For example, a fabricator can laminate a facing to an absorber. Then, on the other side of the sound-absorbing foam, the fabricator may apply an adhesive with a removable liner for peel-and-stick installation. The resulting product looks like an insulation “sandwich” with the facing on top, the liner on the bottom, and the foam in the middle.

Stop the Noise with a Closer Look

The article you’ve been reading is the first in a series about stopping noise with acoustic insulation. Future articles will take a closer look at absorbers, barriers, dampers, and facings. In the meantime, please contact Elasto Proxy with your questions about custom acoustic insulation.

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Cold Bonding vs. Injection Molding for Finished Gaskets

Posted July 02, 2018 4:55 PM by Doug Sharpe

Cold bonding for finished gaskets joins cut lengths of rubber without the use of heat. This bonding technique isn’t performed under low-temperature conditions but is manual process that requires a brush and glue. By contrast, injection molding is a semi-automated process that uses a C-press machine with a heated barrel, metal plates, and tons of pressure. To join cut lengths, uncured rubber is used.

By understanding how these joining processes work, engineers can make better decisions about which types of finished gaskets to choose. It’s also important to understand the advantages of disadvantages of each bonding technique. In this week’s article, we’ll compare cold bonding with injection molding in terms of capabilities, costs, and quantities.

Cold Bonded Gaskets

Cold bonded gaskets are recommended for lower-volume projects because cold bonding doesn’t require tools or molds. Metal tooling can add significant costs to gasket fabrication – sometime as much as tens of thousands of dollars. Higher-volume projects can spread the costs of tools across many finished gaskets, but the per-gasket cost for a mold may be too high for a low-volume project.

Unlike C-press injection molding, cold bonding is an entirely manual process. First, production personnel clean and dry the surfaces of the cut lengths. To promote optimum adhesion, some rubber may need to be abraded. Next, a glue or adhesive is applied with a brush. There are many different rubber bonding systems, and some glues or adhesives are designed for specific elastomers.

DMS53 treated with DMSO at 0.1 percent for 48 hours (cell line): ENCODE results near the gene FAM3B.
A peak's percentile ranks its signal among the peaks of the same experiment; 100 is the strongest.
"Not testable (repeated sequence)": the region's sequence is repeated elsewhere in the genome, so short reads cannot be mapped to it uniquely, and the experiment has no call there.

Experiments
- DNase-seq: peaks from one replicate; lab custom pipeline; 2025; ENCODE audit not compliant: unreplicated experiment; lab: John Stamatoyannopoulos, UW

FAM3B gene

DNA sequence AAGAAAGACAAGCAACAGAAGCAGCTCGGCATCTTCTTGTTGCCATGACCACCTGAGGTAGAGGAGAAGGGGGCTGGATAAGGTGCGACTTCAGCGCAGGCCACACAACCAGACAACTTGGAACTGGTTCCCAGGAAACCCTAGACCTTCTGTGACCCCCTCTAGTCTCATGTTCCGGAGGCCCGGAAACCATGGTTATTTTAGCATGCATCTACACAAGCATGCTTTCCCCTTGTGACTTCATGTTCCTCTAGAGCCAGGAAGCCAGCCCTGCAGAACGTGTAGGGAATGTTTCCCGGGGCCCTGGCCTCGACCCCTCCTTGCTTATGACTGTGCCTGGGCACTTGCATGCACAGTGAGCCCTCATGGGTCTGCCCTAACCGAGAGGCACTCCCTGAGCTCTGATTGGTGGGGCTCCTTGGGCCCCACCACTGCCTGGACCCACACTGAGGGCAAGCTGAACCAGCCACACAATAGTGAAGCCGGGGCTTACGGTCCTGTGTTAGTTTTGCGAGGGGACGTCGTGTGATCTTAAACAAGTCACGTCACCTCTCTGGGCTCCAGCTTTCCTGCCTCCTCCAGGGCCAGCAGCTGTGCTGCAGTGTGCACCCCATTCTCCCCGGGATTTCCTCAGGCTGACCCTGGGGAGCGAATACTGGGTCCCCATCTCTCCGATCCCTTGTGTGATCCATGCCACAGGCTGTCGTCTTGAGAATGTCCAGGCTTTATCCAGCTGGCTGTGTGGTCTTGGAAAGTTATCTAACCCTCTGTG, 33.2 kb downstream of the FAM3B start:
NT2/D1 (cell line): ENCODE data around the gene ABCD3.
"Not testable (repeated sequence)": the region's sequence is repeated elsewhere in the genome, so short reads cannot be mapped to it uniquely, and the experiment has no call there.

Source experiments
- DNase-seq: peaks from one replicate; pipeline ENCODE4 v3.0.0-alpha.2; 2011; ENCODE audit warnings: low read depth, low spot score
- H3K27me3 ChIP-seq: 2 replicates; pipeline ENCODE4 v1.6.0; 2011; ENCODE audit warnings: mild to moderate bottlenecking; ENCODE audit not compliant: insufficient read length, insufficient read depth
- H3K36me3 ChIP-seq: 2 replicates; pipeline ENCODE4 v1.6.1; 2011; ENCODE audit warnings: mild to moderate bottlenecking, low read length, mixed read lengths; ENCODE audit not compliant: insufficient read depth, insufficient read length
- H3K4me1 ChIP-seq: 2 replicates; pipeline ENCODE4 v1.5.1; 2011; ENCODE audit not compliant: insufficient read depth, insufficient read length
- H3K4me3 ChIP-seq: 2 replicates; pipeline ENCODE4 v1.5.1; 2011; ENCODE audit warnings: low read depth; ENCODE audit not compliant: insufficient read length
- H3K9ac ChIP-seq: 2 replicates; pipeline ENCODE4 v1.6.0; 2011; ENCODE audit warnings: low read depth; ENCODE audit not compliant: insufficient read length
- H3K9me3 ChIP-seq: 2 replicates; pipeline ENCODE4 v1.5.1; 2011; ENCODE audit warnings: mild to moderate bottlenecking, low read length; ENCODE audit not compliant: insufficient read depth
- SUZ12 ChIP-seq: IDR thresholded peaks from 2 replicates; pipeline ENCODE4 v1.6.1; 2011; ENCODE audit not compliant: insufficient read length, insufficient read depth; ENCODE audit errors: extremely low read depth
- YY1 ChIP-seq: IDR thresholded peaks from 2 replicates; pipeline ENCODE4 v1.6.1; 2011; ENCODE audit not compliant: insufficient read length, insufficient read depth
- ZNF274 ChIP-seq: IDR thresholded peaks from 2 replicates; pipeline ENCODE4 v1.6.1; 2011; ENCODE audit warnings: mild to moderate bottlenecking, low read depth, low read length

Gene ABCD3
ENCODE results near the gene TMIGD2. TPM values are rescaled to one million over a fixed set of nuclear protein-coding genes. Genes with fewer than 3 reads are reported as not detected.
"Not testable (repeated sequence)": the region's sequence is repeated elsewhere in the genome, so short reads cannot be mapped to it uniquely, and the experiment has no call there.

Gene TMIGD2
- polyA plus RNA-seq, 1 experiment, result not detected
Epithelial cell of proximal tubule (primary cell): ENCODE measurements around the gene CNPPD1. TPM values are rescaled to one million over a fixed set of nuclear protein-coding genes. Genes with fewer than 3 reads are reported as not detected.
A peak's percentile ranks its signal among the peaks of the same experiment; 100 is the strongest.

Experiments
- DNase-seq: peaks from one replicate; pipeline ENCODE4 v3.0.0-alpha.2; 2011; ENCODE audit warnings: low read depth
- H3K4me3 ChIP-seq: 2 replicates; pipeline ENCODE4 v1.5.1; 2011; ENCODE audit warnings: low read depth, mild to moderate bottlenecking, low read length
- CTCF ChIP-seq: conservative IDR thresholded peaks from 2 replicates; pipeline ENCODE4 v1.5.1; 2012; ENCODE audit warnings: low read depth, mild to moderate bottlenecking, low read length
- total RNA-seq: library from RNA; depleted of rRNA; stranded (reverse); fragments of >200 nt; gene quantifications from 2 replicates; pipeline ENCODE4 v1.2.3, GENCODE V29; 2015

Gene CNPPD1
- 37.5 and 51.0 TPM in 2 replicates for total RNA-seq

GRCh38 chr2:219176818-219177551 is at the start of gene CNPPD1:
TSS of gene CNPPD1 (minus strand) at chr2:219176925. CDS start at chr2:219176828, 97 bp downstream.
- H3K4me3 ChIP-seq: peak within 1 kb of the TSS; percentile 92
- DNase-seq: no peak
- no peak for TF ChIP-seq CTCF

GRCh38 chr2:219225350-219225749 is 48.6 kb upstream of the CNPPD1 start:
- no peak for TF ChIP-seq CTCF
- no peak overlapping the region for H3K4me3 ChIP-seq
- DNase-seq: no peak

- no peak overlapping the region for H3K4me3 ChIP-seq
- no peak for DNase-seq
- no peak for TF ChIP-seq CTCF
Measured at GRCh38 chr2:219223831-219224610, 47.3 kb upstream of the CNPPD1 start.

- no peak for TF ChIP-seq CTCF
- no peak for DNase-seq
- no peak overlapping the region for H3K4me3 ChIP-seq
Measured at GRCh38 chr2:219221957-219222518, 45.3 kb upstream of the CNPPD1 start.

For engineers, it’s important to understand that some glues crystallize when they contact water. All glues dry out over time. The right gasket fabricator can help with adhesive selection and also allocate labor resources to medium-volume jobs where cold bonding remains cost-effective. Cold bonded gaskets won’t last as long as other types of finished gaskets, but cold bonding offers important advantages.

Injection Molded Gaskets

Injection molded gaskets are recommended for sealing applications that require rounded joints, the ability to withstand stretching, or high cycle times. This bonding technique is more expensive than hot splicing or vulcanizing (two other joining methods), but injection-molding can create radiused corners instead of the right-angle corners found in bezel or picture-frame gaskets.

Unlike cold bonding, injection molding requires metal tooling and a C-press machine. First, uncured rubber is heated and then injected into channels in the bottom half of the mold. The top half of the mold is then pressed down on the bottom half. Cut lengths are positioned in each half of the tool. The corners are formed, the top plate or mold half is removed, and cooling occurs.

C-press injection molding is used only with solid rubber profiles – and not with sponge rubber or silicone elastomers. Engineers need to consider the cost of tooling, but gaskets with molded corners support reduced cycle times and cost-effective processing. Injection molding also supports gaskets in a range of sizes and provides an enhanced appearance.

Finished Gaskets and Custom Fabrication

Elasto Proxy is a gasket fabricator that provides cold bonding, C-press injection molding, hot splicing, and vulcanizing services. If your project requires finished gaskets, we can also add value by providing design assistance and help with material selection. We use water jet cutting and abrasive water jet cutting to create fine, fast cuts that are ready to bond with whatever joining method you require.